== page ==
Despite the early setbacks, Balbirnie is under no qualms what the next week brings them. Disappointment over the defeat against Namibia at the T20 World Cup, which eventually ended Ireland’s campaign without making it to the Super 12s, has been consigned to history with games against USA and West Indies over the course of a month an opportunity to plot their way back into the contention of next year’s World Cup.

“We’re really excited. We can’t hide away from the fact that we were really disappointed after the T20 World Cup but this is a chance to go out there play with a bit of freedom and give the guys some confidence to express themselves.

“It’s easy to say but we have all got to go out and do it once we get over that line but I have seen lots of good stuff from the guys in the short time we have been here. Guys are enjoying themselves and there’s a bit of buzz around. The fact that we are able to go out to shops and restaurants has had a knock-on effect on how’s everyone feeling,” he said. 

One of the glaring blemishes and a key missing link for Ireland in T20s has been the middle order’s ineptitude to string together effective partnerships and provide the six-hitting fire power at the death. It prompted the recall of Shane Getkate and William McClintock, both of whom were excluded from Ireland’s 15-man squad for the T20 World Cup.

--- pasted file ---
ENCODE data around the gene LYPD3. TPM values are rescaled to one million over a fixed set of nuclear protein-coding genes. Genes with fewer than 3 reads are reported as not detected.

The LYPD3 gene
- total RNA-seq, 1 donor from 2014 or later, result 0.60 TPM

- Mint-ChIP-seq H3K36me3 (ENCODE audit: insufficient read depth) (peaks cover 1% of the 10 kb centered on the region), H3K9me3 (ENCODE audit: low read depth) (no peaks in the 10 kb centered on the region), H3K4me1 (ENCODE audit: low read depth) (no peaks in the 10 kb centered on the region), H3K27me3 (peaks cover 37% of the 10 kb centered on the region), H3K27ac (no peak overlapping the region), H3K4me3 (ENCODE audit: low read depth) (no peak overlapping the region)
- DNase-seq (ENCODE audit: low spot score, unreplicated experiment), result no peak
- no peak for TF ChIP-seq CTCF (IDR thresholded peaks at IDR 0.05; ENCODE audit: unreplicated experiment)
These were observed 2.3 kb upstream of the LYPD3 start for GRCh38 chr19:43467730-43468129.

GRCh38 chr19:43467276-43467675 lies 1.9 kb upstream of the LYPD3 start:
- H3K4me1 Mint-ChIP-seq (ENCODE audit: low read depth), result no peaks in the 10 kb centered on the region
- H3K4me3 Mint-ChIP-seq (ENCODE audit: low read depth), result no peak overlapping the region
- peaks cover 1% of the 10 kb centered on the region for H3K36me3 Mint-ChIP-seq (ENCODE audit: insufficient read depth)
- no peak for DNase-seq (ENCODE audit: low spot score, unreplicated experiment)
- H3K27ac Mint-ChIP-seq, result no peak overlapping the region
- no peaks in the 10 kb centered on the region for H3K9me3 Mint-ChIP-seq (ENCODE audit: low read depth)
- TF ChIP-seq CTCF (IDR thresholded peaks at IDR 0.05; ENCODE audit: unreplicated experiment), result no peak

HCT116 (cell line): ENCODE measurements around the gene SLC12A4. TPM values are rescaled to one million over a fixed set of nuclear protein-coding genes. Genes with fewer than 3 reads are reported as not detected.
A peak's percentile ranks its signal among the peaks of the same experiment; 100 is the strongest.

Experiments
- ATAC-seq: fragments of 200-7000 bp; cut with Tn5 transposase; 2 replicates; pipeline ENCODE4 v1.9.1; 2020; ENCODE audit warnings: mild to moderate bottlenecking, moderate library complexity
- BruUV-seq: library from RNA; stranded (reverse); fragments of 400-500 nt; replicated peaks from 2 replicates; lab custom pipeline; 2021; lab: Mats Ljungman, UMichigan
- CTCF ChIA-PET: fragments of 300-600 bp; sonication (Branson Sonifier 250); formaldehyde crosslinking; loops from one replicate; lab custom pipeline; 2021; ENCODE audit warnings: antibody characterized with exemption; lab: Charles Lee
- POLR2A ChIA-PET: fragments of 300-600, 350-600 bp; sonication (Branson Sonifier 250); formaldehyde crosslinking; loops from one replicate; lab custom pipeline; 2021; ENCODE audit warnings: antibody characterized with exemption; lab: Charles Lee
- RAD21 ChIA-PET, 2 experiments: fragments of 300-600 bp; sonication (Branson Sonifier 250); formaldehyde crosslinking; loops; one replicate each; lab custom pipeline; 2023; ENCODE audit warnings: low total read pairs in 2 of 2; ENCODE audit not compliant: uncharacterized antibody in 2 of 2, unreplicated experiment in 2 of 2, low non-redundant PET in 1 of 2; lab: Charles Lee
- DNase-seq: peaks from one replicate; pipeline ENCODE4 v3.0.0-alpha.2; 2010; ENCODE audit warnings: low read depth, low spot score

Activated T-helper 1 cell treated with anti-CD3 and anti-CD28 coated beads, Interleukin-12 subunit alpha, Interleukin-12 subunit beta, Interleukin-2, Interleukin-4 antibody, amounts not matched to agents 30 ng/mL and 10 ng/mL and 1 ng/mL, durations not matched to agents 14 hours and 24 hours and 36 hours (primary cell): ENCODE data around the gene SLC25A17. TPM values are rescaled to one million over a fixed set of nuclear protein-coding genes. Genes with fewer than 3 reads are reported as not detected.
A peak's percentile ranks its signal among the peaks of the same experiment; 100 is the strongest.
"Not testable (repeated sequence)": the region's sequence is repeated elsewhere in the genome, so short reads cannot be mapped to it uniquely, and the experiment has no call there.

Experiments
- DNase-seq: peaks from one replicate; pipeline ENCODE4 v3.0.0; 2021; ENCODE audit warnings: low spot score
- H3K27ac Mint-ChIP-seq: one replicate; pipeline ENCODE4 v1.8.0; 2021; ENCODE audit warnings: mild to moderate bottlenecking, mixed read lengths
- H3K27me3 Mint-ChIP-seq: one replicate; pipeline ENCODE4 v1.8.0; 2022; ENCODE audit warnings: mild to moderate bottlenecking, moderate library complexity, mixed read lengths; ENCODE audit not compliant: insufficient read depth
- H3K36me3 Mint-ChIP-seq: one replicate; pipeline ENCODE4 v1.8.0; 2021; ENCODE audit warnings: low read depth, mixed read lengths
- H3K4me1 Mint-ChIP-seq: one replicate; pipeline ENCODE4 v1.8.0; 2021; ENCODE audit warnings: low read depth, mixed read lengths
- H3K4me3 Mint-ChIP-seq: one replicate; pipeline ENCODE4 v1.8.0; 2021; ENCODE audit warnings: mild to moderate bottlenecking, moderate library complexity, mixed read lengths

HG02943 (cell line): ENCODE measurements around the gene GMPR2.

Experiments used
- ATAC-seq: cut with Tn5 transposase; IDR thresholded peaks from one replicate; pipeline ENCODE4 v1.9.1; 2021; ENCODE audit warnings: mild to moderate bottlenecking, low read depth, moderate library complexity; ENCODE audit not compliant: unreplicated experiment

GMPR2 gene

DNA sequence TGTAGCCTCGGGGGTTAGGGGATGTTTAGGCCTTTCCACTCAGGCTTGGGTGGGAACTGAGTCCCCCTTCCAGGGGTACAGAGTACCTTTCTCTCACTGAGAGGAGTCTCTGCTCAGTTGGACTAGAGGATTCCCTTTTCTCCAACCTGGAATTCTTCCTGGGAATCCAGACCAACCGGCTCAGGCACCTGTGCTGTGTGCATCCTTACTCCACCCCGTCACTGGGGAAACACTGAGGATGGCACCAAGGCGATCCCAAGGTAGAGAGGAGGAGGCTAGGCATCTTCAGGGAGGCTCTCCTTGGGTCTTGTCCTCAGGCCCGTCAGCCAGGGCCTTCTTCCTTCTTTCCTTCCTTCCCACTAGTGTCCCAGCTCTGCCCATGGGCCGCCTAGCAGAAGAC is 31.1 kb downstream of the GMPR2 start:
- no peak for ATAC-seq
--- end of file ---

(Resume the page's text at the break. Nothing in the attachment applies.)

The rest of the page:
Getkate had a productive series with the ball against Zimbabwe and struck runs at a healthy strike rate of 148.62 in the Inter-Provincial T20 tournament this year. Meanwhile, McClintock, who made his T20I debut against Zimbabwe, is known for his six-hitting ability having struck the joint highest sixes (9) in IPT20 this year alongside Neil Rock and Peter Moor and could come into the middle order.

“I sat down with Graham Ford (former Head Coach) after the World Cup to look at the areas where we stumbled,” Balbirnie said. “It didn’t take a lot of time to work out where we lost the last game. We had a brilliant start and we didn’t capitalise on that. Our boundary count hasn’t been good enough or consistent enough and that is something we need to address. We have pocked guys like Shane Getkate and William McClintock to potentially come in and do that job in the middle order. Shane’s gonna get a go at No. 5 tomorrow. In the last few days, he has been hitting the ball as clean as anyone.